HOW TO USE A FOAM ROLLER
The foam roller is a simple, yet misunderstood object in the fitness and rehab world. I was once guilty of using this tool improperly. Have you ever rolled out your IT band? Who hasn’t? It is arguably the most common use of the foam roller…AND a complete waste of your time…bare with me.
There are uses for the foam roller, I will get to those. But first I want you to understand WHY foam rolling thick, insanely fibrous fascia is a ridiculous attempt at fixing IT band syndrome (which is really your lack of hamstring activity in a given exercise) or any other fascia for that matter.
Foam rolling is marketed as SMS (self-myofascial release). It does increase range of motion for SHORT TERM, increases blood flow and can lead to a parasympathetic (relaxing) response in the brain. THAT’S where the muscle relaxation happens, in the brain. You feel “looser” in your muscles because you have lowered your stress levels. You caused decently intense pain, your pain receptors were on high alert and now your body’s pain receptors can relax. You’ve gone from a sympathetic (high stress, high cortisol) state to a parasympathetic (lower stress, low cortisol) state. That is if you foam rolled for 30-60 seconds per muscle.
I have definitely used foam rolling or lacrosse ball rolling to elicit that parasympathetic response. I just don’t want you thinking you’re changing the state of your muscle.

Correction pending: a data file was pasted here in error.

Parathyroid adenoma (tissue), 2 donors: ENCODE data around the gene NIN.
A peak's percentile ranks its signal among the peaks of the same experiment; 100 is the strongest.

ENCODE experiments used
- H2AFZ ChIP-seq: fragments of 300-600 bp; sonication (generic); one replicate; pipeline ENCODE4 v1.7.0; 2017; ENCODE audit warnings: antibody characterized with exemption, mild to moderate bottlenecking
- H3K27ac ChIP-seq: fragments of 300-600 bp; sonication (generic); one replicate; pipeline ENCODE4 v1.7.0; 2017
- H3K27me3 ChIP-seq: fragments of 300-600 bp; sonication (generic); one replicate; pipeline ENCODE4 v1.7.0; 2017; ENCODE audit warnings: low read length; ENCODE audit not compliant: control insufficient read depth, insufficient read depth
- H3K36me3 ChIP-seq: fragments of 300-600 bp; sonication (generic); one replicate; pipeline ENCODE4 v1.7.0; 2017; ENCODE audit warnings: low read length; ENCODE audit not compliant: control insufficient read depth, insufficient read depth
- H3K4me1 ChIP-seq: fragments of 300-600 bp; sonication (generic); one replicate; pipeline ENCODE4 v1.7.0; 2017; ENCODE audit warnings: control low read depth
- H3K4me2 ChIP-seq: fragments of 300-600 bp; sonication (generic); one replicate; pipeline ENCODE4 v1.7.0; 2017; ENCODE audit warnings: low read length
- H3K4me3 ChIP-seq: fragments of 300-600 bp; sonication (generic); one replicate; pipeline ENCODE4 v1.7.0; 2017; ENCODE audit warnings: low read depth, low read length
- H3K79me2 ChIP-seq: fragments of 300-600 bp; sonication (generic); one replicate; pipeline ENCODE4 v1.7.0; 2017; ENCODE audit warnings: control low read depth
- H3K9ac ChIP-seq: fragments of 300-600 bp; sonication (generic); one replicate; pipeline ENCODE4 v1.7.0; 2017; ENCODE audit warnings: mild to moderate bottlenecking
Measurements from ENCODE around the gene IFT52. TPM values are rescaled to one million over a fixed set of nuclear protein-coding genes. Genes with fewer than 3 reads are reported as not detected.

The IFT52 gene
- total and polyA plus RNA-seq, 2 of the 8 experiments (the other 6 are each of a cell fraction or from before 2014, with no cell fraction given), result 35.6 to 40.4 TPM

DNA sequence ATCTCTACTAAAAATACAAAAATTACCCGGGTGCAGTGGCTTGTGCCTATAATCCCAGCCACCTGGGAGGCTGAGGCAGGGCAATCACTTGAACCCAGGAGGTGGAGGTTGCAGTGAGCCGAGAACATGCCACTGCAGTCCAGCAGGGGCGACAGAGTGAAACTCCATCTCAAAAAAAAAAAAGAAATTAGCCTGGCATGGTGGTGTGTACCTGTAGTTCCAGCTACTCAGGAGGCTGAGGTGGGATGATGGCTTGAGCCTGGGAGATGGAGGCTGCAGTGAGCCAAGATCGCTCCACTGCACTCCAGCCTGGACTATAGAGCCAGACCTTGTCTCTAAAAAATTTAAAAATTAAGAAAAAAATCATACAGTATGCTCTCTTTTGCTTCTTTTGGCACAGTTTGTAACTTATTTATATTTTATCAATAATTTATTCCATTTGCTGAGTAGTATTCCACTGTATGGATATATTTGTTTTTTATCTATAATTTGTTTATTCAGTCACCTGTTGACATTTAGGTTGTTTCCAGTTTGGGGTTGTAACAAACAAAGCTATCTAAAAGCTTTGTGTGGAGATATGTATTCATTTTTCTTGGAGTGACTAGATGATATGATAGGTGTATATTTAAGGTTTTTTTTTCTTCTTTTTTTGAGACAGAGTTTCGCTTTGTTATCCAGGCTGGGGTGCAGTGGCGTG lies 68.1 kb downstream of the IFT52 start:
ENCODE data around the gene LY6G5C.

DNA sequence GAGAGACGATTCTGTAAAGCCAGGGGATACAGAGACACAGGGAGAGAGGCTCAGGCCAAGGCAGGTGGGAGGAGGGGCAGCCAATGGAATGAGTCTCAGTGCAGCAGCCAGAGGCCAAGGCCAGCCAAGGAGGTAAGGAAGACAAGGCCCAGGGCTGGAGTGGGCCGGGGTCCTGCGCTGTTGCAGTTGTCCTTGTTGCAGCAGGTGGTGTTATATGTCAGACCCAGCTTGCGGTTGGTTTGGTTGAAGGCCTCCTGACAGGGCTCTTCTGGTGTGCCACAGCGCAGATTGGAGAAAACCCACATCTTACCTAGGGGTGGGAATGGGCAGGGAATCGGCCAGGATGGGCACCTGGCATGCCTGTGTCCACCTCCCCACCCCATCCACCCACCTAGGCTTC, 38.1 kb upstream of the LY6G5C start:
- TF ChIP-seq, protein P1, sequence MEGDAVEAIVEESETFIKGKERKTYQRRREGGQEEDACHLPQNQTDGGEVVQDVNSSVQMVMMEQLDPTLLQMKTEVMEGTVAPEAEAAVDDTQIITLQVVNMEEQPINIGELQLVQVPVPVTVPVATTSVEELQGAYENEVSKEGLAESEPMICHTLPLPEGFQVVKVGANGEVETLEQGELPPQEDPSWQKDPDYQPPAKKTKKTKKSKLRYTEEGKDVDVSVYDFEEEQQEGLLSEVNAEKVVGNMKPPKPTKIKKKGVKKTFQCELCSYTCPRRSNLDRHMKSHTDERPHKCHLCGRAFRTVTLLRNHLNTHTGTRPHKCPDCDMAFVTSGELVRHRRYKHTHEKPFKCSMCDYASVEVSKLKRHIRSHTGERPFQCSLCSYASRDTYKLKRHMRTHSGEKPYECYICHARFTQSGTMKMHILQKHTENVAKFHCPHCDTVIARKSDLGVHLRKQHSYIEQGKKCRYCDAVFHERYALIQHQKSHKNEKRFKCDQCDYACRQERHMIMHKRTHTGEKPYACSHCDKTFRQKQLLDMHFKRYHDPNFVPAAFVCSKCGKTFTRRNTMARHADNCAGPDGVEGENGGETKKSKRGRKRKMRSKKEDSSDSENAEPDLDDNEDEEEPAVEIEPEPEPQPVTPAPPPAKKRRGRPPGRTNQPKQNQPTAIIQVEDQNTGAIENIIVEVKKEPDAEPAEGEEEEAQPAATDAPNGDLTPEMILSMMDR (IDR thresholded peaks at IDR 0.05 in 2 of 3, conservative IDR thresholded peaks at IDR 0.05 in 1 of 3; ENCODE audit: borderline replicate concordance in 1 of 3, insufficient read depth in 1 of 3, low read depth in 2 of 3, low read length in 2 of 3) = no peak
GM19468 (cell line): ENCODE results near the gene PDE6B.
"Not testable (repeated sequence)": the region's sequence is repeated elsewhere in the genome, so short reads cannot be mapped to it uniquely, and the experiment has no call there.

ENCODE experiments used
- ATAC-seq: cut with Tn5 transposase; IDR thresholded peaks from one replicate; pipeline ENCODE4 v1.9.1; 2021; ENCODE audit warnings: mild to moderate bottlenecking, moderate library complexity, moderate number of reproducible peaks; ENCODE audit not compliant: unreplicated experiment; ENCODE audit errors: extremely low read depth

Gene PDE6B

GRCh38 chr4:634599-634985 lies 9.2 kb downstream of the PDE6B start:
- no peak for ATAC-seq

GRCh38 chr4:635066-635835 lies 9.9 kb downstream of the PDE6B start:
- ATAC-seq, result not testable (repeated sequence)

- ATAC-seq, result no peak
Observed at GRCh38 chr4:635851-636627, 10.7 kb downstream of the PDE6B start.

See, I’m not here to bash on foam rolling. I’m here to inform you as to WHY it has the effect it has and how you can better utilize it to improve your training. You’re not changing the elasticity of your IT band with that little of pressure, for that little of time. And DEFINITELY not in the long term.
1. INSCREASE MOBILITY: IN A WARM UP
I often use the foam roller for NOT rolling, but moving and positioning my body around it in order to increase my mobility before a workout.
This is most effective in opening up the chest and increasing range of motion in the thoracic spine (T-Spine). If you sit most of the day at a desk like I do, these two drills are a MUST on the daily.
2. INCREASE BLOOD FLOW: IN A WARM UP
This one does involve rolling. Go figure.
Make sure you’re rolling TOWARDS the heart to increase blood flow through your muscles and surrounding tissues. Roll for 30-60 seconds per area. Don’t focus on tender spots during this time. Just roll to get the blood moving. I especially like doing this with my legs. Also make sure to do the foam rolling before your dynamic warm-up.
3. CAUSE A PARASYMPATHETIC RESPONSE: POST WORKOUT OR ON A RECOVERY DAY
After a workout or on a rest day, lower those stress hormones by spending 1-3 minutes in one area. Spend time in the painful spots. As you put pressure on the pain points, make sure you are also working on deep breathing through your diaphragm. This can help reduce muscle soreness and elicit a relaxing response in the brain like we talked about earlier.
DO YOU FOAM ROLL? HOW OFTEN? WOULD YOU LIKE TO LEARN MORE?
LET ME KNOW IN THE COMMENTS BELOW!